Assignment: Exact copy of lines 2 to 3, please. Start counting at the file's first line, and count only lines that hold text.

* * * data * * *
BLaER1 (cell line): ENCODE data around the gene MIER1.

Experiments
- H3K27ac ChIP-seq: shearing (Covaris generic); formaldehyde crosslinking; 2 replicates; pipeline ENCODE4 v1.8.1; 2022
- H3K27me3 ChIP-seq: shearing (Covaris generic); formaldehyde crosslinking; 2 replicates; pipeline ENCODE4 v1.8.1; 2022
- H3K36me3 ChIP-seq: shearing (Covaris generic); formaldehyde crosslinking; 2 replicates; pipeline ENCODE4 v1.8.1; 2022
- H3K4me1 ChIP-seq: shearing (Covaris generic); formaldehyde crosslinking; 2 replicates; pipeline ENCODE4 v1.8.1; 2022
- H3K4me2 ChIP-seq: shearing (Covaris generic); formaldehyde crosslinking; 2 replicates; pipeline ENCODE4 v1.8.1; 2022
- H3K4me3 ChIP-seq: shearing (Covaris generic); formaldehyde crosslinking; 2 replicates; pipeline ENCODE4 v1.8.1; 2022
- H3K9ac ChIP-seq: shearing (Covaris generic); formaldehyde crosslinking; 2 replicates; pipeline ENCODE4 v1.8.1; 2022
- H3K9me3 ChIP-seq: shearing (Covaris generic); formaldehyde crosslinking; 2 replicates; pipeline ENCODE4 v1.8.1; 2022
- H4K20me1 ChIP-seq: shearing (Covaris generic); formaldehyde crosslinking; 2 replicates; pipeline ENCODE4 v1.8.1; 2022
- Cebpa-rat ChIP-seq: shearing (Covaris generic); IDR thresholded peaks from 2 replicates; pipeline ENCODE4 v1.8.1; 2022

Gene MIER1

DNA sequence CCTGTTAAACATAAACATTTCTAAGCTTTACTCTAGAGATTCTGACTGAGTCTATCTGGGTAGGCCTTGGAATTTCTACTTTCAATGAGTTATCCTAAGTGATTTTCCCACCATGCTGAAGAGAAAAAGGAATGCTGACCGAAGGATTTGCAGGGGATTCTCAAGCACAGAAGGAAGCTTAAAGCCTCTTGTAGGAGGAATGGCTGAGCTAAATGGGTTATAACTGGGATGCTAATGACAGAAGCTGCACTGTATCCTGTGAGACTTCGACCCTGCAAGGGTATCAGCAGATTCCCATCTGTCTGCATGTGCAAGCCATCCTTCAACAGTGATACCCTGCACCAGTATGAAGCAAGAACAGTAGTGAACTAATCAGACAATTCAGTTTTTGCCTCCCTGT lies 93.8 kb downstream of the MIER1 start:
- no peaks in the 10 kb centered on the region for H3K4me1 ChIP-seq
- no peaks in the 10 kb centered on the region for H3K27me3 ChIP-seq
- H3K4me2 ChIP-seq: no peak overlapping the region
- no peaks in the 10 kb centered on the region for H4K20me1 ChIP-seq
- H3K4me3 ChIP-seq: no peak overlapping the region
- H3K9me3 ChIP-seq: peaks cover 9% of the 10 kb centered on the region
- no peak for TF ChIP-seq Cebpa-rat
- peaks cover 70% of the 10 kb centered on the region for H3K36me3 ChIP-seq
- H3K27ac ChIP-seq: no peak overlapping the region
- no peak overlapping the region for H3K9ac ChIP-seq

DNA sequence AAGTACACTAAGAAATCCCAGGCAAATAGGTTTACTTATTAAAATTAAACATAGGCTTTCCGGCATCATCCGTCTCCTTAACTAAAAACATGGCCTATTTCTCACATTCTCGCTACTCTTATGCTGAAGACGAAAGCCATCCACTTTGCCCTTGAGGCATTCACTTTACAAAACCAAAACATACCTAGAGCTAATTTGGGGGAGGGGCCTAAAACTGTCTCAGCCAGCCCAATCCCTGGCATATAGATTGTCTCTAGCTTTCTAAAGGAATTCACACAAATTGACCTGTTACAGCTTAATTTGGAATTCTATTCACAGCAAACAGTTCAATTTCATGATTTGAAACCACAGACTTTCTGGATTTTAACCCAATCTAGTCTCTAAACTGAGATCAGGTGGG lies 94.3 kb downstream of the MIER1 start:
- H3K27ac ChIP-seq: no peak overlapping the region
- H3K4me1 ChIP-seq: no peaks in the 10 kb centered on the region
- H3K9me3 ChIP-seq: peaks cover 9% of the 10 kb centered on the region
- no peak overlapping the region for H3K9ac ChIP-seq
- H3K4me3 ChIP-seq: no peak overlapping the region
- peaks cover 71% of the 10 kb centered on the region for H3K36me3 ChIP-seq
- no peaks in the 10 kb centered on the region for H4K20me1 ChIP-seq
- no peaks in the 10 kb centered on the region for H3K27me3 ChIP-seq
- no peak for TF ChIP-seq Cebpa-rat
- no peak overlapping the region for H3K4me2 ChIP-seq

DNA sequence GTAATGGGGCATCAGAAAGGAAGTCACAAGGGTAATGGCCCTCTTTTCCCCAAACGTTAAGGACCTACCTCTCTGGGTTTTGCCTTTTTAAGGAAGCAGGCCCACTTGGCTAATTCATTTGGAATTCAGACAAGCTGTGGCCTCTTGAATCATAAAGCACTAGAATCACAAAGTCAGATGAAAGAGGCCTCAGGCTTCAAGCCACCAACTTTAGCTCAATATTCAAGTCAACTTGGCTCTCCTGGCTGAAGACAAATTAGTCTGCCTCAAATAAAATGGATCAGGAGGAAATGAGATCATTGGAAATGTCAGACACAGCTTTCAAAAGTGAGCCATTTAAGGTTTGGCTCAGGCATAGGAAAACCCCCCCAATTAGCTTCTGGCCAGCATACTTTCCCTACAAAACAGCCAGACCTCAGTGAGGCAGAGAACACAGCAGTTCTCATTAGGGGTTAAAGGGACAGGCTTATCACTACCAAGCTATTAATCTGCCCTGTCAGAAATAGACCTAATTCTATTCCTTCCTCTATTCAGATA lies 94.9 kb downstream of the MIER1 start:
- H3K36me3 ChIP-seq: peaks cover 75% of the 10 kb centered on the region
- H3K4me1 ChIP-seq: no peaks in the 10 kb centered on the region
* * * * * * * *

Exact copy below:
Experiments
- H3K27ac ChIP-seq: shearing (Covaris generic); formaldehyde crosslinking; 2 replicates; pipeline ENCODE4 v1.8.1; 2022